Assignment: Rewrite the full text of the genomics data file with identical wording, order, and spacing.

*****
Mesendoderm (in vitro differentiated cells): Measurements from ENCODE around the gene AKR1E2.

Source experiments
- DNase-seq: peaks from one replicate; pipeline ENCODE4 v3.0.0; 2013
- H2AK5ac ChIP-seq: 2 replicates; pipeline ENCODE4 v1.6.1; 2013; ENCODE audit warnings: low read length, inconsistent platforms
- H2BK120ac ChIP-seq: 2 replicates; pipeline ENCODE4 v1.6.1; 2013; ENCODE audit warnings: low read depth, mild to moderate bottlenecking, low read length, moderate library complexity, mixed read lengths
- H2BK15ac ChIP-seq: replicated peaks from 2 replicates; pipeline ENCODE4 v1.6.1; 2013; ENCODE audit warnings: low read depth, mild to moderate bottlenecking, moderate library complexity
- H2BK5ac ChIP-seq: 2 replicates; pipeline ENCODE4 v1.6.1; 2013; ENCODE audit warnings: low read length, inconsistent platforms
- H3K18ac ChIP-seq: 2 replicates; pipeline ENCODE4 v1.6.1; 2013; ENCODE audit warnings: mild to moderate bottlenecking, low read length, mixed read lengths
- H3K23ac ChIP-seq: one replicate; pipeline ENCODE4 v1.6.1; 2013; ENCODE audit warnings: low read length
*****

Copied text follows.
Mesendoderm (in vitro differentiated cells): Measurements from ENCODE around the gene AKR1E2.

Source experiments
- DNase-seq: peaks from one replicate; pipeline ENCODE4 v3.0.0; 2013
- H2AK5ac ChIP-seq: 2 replicates; pipeline ENCODE4 v1.6.1; 2013; ENCODE audit warnings: low read length, inconsistent platforms
- H2BK120ac ChIP-seq: 2 replicates; pipeline ENCODE4 v1.6.1; 2013; ENCODE audit warnings: low read depth, mild to moderate bottlenecking, low read length, moderate library complexity, mixed read lengths
- H2BK15ac ChIP-seq: replicated peaks from 2 replicates; pipeline ENCODE4 v1.6.1; 2013; ENCODE audit warnings: low read depth, mild to moderate bottlenecking, moderate library complexity
- H2BK5ac ChIP-seq: 2 replicates; pipeline ENCODE4 v1.6.1; 2013; ENCODE audit warnings: low read length, inconsistent platforms
- H3K18ac ChIP-seq: 2 replicates; pipeline ENCODE4 v1.6.1; 2013; ENCODE audit warnings: mild to moderate bottlenecking, low read length, mixed read lengths
- H3K23ac ChIP-seq: one replicate; pipeline ENCODE4 v1.6.1; 2013; ENCODE audit warnings: low read length